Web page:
I need you to realise this…

Being chronically ill isn’t glamorous.

My medical conditions DO NOT define me. I am still a human being, as are you. Except, you’re not living life with debilitating conditions.

My wheelchair DOES NOT mean I have to sit on the sidelines and I refuse to be labelled as ‘unable’ because of it. Why? Because my wheelchair has given me a whole new lease of life; my chair allows me to go out and lead the life I choose.

Do you think I WANT to miss out on invitations? Whether that be an invite to a birthday party or just to go into town and grab some lunch. We all need a certain level of human interaction…

I DO NOT enjoy this life. I DO NOT like the endless amount of hospital appointments. I DO NOT like missing out on activities. I WANT to be a normal 20 year old; but it’s not physically possible.

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Since being told that I have several chronic illnesses, my life has dramatically changed.

I’ve learnt who my true friends are.

I’m constantly dealing with deteriorating health.

I spend the majority of my time at home. Either in pain, unable to move or asleep.


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Once again, thank you for reading.

I hope you are all well and that you have a great week!

S. x

You are incredible…


I’m not going to do an intro today, this post will explain itself as you read on… So, lets get into it!

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Tom Mitchell

Tom has been inpatient for (approx.) 6 months now due to Myalgic Encephalomyelitis, a debilitating condition that has left him bed ridden and paralysed in three limbs.

Tom is unable to eat, which means he is fed through a PICC line. (A tube that’s placed in the arm and leads to his heart.)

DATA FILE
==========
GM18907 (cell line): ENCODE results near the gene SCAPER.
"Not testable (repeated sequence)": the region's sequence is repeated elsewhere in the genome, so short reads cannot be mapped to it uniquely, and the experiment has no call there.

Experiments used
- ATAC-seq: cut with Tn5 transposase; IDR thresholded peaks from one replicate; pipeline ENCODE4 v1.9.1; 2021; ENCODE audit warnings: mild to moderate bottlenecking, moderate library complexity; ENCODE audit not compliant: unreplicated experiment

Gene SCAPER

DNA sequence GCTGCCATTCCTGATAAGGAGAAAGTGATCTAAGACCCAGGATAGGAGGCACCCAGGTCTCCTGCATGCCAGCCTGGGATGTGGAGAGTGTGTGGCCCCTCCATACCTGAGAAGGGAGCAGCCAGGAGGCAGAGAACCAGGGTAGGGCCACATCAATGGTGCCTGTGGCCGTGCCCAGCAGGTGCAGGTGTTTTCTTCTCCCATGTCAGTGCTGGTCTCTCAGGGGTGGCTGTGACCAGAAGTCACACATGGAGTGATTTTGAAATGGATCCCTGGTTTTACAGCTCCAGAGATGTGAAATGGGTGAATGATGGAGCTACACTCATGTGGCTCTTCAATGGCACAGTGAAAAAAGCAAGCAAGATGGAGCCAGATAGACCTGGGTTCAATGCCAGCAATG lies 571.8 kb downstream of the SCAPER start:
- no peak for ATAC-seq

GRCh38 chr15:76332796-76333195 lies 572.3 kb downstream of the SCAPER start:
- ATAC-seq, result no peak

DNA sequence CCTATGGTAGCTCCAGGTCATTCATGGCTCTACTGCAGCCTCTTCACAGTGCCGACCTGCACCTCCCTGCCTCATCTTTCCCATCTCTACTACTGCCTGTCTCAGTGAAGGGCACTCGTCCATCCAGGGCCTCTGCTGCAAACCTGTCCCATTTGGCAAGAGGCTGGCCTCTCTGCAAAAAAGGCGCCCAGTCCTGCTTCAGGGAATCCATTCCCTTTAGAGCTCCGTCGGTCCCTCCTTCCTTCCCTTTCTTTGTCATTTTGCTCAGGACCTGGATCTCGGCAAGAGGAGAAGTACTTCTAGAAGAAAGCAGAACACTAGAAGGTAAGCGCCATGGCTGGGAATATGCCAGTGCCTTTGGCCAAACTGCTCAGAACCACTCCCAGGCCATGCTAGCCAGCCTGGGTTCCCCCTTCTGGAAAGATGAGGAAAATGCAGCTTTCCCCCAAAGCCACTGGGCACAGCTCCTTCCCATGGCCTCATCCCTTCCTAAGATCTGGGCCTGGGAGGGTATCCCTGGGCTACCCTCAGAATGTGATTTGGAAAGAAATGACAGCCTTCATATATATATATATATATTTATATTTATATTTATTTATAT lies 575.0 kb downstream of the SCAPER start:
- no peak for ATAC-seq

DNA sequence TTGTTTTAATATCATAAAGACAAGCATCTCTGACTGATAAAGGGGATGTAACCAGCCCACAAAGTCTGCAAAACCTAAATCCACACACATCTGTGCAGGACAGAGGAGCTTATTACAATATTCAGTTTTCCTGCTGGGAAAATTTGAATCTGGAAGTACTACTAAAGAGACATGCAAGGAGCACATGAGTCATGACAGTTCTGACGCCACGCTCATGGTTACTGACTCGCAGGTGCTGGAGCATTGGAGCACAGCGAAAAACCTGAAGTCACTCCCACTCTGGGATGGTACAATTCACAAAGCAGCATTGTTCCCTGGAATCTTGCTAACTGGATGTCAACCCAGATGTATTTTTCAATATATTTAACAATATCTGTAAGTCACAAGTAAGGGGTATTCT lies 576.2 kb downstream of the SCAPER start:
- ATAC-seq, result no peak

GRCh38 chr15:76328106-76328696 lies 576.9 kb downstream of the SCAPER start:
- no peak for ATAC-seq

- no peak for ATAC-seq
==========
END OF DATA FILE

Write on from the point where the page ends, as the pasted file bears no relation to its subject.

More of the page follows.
Despite this, he continues to support those around him and document his life story – giving inspiration to others with chronic illnesses, even those without.

I also suffer from Myalgic Encephalomyelitis (among other conditions) and I know first hand how evil this condition can be…

So, Tom; you are an incredible human being.

Keep fighting!

If you wish to follow Tom’s story, I’ll add the necessary links below:

Facebook | Blog | Instagram (1) | Instagram (2)

Click here to read about M.E!

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Amy Lee Fisher

Amy suffers from several chronic illnesses, these being Gastroparesis, Ehlers Danlos Syndrome, Postural Orthostatic Tachycardia Syndrome, Mast Cell Activation Disorder, Myalgic Encephalomyelitis and Hypokalemic Periodic Paralysis.

Amy is currently in hospital, awaiting an NJ tube placement as she isn’t able to get the nutrition that her body needs. She hasn’t been able to eat for around 3 weeks and is now incredibly weak and malnourished!

While in hospital Amy’s body has been testing her, for sure! A major MCAD attack alongside an anaphylaxis reaction – which then lead to needing the crash team.

Similar to Tom, Amy continues to support and inspire those around her with chronic illnesses, despite her ongoing health struggles.

Amy, you are so strong and I’m certain that you’ll get the nutrition you so desperately need… Just keep going and things will slowly begin falling into place.

If you wish to follow Amy’s story, I’ll add the necessary links below:

Instagram | Youtube (1) | Youtube (2) | Facebook | Website

Click here to read about HKPP!

Click here to read about EDS!

Click here to read about GP!

Click here to read about MCAD!

Click here to read about PoTS!